It seems like I have been paying my Parent PLUS Loan forever. Someone told me that when my husband passed away, even though we were divorced at the time, I wouldn’t have to keep paying the loan. Please help!
Left Holding the Loan
If you signed your name on the loan, you owe the money. As you have found out, Parent PLUS loans are also easier to sign up for than some other student loans — and the motivation to help your child is hard to ignore — but they are not so easy to get out of.
Parent PLUS loans, a product the government offers parents to help pay for their kids’ education, come with lower protections for the borrower than other student loans. They are also often advertised by colleges next to financial-aid awards and grants.
Parent PLUS loans have, for the most part, fewer limits on how much you can borrow. Parents, like yourself, borrow in the hopes of giving your children a better future and helping them increase their earnings, but you are on the hook for the repayments.
The borrower must demonstrate creditworthiness, but this does not assess the borrower’s ability to pay off the loan. The number of these loans have increased in recent years, and borrowers now have an average outstanding loan debt of close to $ 29,000.
“Federal education loans, including Parent PLUS loans, are discharged upon death of the borrower,” adds Mark Kantrowitz, the author of “How to Appeal for More College Financial Aid” and “Who Graduates from College? Who Doesn’t?”
“But, a Parent PLUS loan has just one borrower. In this case, the mother seems to have been the borrower, not the father who died,” he says. “As a result, the Parent PLUS loan is not discharged upon the death of her ex-spouse because he wasn’t the borrower.”
“There are ways to seek forgiveness for these loans.”
There are ways to seek forgiveness for these loans: Pursue income-contingent repayment forgiveness, qualify for Public Service Loan Forgiveness or for disability discharge, or refinance privately in your child’s name. Otherwise, they only discharge due to the death of the parent or the student.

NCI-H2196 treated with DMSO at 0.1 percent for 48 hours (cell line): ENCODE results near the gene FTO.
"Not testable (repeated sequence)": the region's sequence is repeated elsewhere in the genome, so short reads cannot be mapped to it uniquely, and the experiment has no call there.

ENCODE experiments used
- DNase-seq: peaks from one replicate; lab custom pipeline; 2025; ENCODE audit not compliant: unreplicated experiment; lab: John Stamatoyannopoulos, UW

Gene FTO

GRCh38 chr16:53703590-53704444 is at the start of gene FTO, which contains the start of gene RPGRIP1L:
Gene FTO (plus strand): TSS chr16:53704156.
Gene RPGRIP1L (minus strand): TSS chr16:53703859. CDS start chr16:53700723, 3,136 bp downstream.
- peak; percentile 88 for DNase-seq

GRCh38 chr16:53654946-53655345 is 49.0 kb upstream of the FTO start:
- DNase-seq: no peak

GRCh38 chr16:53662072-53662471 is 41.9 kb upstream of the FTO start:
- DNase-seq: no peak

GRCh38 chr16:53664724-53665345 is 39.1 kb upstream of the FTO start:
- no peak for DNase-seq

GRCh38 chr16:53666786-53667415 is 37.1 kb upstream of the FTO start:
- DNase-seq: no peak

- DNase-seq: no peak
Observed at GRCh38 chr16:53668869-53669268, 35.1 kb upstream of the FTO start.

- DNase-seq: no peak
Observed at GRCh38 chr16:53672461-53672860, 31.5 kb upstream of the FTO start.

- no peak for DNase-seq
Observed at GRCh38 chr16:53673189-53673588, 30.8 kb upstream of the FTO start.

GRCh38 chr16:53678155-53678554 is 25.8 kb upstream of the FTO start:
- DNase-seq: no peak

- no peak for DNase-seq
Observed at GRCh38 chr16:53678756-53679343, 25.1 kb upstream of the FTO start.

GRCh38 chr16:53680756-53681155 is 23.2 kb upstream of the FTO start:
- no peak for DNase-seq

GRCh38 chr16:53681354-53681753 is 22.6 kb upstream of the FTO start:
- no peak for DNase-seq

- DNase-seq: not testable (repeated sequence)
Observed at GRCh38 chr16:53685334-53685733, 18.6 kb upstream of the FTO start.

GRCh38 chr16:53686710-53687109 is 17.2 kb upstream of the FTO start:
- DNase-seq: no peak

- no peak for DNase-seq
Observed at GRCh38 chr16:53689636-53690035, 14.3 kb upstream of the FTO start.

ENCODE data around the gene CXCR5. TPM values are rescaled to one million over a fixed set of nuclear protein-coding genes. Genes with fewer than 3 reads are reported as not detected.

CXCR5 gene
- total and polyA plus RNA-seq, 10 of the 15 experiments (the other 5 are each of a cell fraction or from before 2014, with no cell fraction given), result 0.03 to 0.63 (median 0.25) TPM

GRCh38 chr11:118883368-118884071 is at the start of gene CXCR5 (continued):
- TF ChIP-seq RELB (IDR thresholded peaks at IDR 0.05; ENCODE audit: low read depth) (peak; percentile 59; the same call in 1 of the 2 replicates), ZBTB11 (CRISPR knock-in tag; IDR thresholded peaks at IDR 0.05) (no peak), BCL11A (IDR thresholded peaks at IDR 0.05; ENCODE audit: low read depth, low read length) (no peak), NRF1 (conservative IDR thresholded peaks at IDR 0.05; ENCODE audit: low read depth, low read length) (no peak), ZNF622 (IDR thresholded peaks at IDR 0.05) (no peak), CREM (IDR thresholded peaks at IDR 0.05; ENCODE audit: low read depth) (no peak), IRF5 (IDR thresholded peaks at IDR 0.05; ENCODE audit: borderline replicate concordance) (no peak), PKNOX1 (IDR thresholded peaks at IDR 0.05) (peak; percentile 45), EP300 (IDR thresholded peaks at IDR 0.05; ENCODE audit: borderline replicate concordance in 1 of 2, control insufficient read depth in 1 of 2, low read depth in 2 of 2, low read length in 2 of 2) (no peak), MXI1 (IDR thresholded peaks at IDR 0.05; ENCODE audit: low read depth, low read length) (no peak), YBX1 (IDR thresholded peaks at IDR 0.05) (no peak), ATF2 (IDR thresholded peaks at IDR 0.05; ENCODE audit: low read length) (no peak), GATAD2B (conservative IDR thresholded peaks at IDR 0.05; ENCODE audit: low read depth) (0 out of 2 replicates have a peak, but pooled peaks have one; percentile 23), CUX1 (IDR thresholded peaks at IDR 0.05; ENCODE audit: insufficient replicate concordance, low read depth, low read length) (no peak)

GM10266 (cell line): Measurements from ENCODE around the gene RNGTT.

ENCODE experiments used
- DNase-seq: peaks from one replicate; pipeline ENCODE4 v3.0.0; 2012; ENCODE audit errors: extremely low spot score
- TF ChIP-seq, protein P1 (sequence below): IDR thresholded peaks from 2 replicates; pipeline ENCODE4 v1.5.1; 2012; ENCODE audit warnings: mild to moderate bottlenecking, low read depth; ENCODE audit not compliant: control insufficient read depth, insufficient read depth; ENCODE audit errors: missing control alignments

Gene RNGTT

You are one of millions of borrowers facing the possibility of challenging payments and even default. More than 26 million people are expected to resume student-loan payments on Sept. 1, 2022, after they were paused since March 13, 2020 due to the COVID-19 pandemic.
If you’re in danger of missing payments or defaulting, you could consider an income-driven repayment plan that ties your payments to a percentage of your income; sign up again for automatic payments to ensure you don’t fall into arrears; or consider an unemployment deferment or hardship forbearance.
Another issue with Parent PLUS loans that may not present itself as so obvious in the first instance: students have a longer period of time to pay off these loans, while parents — who may have other children and a mortgage to pay — risk their retirement savings to pay these loans.
Parents, be warned. The interest rate on Parent PLUS loans is also higher than other student loans. For Direct PLUS Loans taken out after July 1, 2021 and before July 1, 2022, the interest rate is 6.28%, compared to 3.73% for new undergraduate loans taken out by students. And they also come with higher origination fees of 4.228%.
These loans are also thought to worsen the racial wealth gap, or the disparity in household wealth between Black and white families. “The Parent PLUS loan is becoming predatory for Black PLUS borrowers who are more likely to be low-income and low-wealth, and who will likely struggle to repay,” according to New America, a public policy think tank that studies education.
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